Reading For the Concepts Amidst the Details

Today (which includes the wee hours of this morning) I was reading through a section of a layman-level book in the Scientific American Library book, Life Processes of Plants (which is really a review for me).  I also took notes based on this material, in a summarizing fashion.  This part of that chapter was about the best time to flower and for seeds to germinate.  However, the skill I really want to convey in this post is getting the bottom line amidst the body of writing and not holding an idolatrous “verbatim bondage” to the text.  (By the way, in this post, the focus is on secular non-fiction.)

So, people may think I have a photographic memory (of sorts).  Well, I deny that, especially since claiming that is arrogant and in fact deceitful when my memory is only sub-par to such.  This is especially the case over time, for as usual, details within text tend to fade (just like the average person).  Also, excessive focus on retention and review of past readings, again, shows that bondage to memorization.  From my conscience, this can be idolatry because can potentially displace adoration to God onto secular reading material.

This thereby may put me in the dilemma of “to keep or not to keep.”  Well, here’s my take on it:

  1. When considering investigating into a topic, judge the worth of a topic and see if it is really necessary for your purposes.  Of course, you should show interest in it as well.  Our days are numbered (cf. Ps 90) and should not be wasted.
  2. Get the main points of a book, website, or any informative material.  Remember, details of anything are the elements of “who, what, when, where, why, and how.”  They shape a written work, but are not the work itself.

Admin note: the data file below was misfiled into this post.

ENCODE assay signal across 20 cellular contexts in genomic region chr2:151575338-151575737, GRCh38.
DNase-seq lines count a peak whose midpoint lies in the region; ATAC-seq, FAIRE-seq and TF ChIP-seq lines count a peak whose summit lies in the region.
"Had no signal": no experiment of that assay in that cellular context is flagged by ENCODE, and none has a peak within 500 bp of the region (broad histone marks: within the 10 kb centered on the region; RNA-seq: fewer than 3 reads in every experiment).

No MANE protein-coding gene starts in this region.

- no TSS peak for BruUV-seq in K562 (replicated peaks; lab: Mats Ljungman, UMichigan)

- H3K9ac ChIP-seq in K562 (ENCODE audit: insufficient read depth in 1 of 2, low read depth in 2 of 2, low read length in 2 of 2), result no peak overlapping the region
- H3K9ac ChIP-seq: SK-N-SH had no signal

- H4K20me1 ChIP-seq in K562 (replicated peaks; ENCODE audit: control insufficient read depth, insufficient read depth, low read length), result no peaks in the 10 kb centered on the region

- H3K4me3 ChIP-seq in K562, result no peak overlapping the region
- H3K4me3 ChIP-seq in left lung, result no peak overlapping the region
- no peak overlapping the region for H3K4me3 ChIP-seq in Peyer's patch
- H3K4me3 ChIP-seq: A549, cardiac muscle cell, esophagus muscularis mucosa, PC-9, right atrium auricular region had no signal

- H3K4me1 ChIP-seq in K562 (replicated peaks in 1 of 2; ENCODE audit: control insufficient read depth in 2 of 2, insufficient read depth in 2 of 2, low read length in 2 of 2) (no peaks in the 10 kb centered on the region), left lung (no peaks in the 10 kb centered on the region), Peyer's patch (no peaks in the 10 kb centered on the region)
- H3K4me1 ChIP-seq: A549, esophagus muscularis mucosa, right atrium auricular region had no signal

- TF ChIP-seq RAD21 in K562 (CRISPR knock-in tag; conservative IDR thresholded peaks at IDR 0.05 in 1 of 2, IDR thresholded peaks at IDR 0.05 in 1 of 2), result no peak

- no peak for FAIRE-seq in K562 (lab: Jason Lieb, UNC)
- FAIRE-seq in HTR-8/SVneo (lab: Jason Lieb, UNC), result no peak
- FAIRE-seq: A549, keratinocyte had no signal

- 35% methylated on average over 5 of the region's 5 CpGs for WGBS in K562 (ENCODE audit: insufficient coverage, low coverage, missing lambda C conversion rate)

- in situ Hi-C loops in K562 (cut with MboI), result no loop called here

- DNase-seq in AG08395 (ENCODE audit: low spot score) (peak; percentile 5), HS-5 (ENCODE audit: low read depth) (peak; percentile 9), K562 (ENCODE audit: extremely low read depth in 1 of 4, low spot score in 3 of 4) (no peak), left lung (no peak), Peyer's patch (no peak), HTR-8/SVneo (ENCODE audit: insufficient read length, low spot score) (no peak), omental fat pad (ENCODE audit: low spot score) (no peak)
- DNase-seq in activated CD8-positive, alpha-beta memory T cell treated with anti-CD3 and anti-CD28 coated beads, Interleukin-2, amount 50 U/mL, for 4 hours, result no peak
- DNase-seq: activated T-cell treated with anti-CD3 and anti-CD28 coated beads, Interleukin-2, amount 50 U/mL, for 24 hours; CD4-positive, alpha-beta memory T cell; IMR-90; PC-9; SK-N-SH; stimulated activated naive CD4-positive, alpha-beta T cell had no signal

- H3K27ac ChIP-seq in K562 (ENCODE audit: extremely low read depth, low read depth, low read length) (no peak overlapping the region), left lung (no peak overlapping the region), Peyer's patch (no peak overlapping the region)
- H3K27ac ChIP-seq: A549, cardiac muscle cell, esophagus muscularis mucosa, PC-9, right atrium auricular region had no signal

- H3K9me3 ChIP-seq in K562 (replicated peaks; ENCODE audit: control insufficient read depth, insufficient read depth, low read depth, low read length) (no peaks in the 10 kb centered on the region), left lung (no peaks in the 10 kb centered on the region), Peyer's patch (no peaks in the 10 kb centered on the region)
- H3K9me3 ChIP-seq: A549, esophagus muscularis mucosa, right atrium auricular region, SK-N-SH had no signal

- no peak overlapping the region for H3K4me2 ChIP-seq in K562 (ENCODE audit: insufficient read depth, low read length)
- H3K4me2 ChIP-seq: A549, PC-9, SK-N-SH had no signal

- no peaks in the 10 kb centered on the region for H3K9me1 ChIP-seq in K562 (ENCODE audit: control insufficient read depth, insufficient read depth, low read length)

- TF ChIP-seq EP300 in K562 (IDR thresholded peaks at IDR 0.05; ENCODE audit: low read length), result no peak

3. When you are done with the book, just let it fly!  After all, if that weren’t the case, we wouldn’t check out books from libraries.  You read something, you comprehend it, and just move on!  There’s a whole world of information to explore than that tiny corner of knowledge you might get preoccupied with.
  4. Finally, last but not least, seek God’s wisdom, especially through prayer and Scriptural reading.

Of course, the details of a written work have their purpose, such as reference, or as discussed above, to steer the course of reading the work.

The Bible is a possible exception to this rule, since it can spiritually shape you along your earthly journey in different ways, perhaps using the same scriptures. But the Bible is meant to transform, not merely to inform.

In a nutshell, summarization is as important for non-fiction as it is for fiction.  (Pun intended.)

So, willing to drop everything and read, and do it again and again and again?

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Summarization: A Method of Conquering Tough Material

So, in these last days before the Spring 2016 semester, I have enjoyed the diligent work of summarizing more-or-less technical information to get the main points extracted.  As well as trimming extensive detail, I’ve gone an extra step in trimming jargon.  It is a rewarding task that not only is a good method of sharing information, but of personal learning as well.  Some summarized points may appear in future works (perhaps including blog posts!).  And if I need the original detail, it is a good idea to cite the original source(s) in order to track them.

Often, it may be equally smart to give priority to websites over printed books, since information is always subject to change and while the web can be updated, books require revised editions every few years if they are to remain current.  Books can be useful, but will inevitably show their age.  The web, on the other hand, has given a “fountain of youth” to information.

While I do well in understanding deep information, not everyone does.  No problem though, you can use “lighter” materials and thus derive, of course, an even lighter summary!

This is quite “sum” labor of love here!